Recently, I have been giving a lot of thought to the topic of my pre-thesis investigation. Up to this point, I have been thinking primarily about impermanence and its connection with natural processes of decay, which I find beautiful. I feel American society has a genuine aversion to notions of human decay or death. While this seems obvious, I think American society has this fear to the nth degree. Could my thesis project be an opportunity to create an architecture that directly deals with American notions of death, while simultaneously addressing the issues of decay through the structures materiality? I have been thinking about this for the past couple weeks and am having trouble making a decision. My thesis research has left me without the traditional keystones most architecture students pre-thesis experiences, like for example, program and site, which at some point I will have to address. Could thinking about America's ingrained fear of death provide me an opportunity to demystify or rethink our paradigms on dying? To cast death in a new light? If so, would it be appropriate to start thinking about a program that would, in one way or another, tackle these notions?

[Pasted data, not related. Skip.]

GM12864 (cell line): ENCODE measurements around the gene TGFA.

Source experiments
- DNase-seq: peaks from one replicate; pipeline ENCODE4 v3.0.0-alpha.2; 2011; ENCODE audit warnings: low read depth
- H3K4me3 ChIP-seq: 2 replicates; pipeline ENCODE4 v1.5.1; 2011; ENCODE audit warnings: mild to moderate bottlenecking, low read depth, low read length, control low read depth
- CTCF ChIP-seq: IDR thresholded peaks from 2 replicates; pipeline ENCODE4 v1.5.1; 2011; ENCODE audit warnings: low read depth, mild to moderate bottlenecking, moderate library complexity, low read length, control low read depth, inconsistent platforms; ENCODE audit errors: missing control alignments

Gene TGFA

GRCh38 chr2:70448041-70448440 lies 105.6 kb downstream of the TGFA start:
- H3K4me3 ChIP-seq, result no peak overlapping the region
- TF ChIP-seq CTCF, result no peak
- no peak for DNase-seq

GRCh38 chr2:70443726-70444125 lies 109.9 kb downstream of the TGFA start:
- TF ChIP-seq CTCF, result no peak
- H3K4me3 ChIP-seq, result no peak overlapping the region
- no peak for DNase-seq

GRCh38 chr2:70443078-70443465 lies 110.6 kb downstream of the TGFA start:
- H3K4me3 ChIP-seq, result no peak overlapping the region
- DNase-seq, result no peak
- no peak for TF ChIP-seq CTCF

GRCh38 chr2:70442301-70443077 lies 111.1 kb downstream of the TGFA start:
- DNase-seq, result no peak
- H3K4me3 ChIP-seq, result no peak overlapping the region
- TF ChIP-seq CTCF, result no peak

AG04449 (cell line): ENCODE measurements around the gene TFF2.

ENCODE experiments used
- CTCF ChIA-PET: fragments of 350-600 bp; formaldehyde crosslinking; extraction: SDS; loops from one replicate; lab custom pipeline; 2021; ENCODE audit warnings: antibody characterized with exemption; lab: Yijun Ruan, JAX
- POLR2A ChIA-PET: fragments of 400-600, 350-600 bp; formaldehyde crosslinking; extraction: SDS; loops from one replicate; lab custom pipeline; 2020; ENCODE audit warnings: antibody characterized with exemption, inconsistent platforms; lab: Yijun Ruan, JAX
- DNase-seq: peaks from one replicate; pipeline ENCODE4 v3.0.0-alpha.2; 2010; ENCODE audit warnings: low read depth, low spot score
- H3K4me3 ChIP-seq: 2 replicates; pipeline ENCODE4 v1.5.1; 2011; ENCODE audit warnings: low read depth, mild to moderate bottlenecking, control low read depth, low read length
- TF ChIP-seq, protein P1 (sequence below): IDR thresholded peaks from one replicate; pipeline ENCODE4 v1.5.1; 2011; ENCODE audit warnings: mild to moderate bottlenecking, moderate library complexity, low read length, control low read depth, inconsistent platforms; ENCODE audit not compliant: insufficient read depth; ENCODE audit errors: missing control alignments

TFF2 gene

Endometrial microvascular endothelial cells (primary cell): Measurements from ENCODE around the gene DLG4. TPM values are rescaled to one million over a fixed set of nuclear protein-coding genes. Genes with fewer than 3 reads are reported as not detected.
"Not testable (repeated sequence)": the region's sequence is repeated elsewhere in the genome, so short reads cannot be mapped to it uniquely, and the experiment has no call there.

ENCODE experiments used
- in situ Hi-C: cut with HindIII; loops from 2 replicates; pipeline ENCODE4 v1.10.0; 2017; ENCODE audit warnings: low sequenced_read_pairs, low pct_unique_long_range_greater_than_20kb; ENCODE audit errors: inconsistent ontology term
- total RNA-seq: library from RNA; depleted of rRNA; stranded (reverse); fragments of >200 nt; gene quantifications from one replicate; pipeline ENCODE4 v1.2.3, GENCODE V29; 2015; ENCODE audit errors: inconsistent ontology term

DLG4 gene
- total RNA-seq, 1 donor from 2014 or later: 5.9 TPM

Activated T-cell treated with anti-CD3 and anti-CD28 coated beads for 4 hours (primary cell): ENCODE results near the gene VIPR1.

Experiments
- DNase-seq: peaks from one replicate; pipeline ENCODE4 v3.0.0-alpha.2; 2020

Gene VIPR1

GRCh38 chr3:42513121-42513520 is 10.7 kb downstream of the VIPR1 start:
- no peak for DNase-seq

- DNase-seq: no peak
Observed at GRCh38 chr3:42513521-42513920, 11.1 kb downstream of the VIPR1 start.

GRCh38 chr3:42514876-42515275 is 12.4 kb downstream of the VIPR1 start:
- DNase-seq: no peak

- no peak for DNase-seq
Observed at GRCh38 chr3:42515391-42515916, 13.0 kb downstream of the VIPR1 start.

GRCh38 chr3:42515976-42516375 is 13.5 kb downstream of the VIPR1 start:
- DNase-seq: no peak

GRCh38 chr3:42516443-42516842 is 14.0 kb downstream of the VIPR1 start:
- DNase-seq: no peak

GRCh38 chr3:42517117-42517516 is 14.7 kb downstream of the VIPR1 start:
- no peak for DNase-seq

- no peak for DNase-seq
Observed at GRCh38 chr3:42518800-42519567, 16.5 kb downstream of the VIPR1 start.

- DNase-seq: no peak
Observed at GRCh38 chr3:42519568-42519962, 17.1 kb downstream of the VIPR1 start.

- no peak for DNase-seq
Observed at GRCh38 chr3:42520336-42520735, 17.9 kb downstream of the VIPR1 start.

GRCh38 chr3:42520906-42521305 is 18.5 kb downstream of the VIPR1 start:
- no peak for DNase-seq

My concern here, is that addressing the decay of materiality and human passing might fundamentally take on a powerful issue that has the potential to outshine the real roots of my thesis. Would a building that deals with human death become to human and therefore less architectural? I keep jumping the fence back and forth trying to decide. Ruminating on this.
Kunstler, while coming off somewhat cynical here, hits our misplaced notions of suburban success on the head. I hope to use the information contained in this talk and address it directly in the design and research associated with my thesis this coming final semester. I agree that our urban environments are going to have to perform at a much more efficient and holistic way than many of our urban cores do today.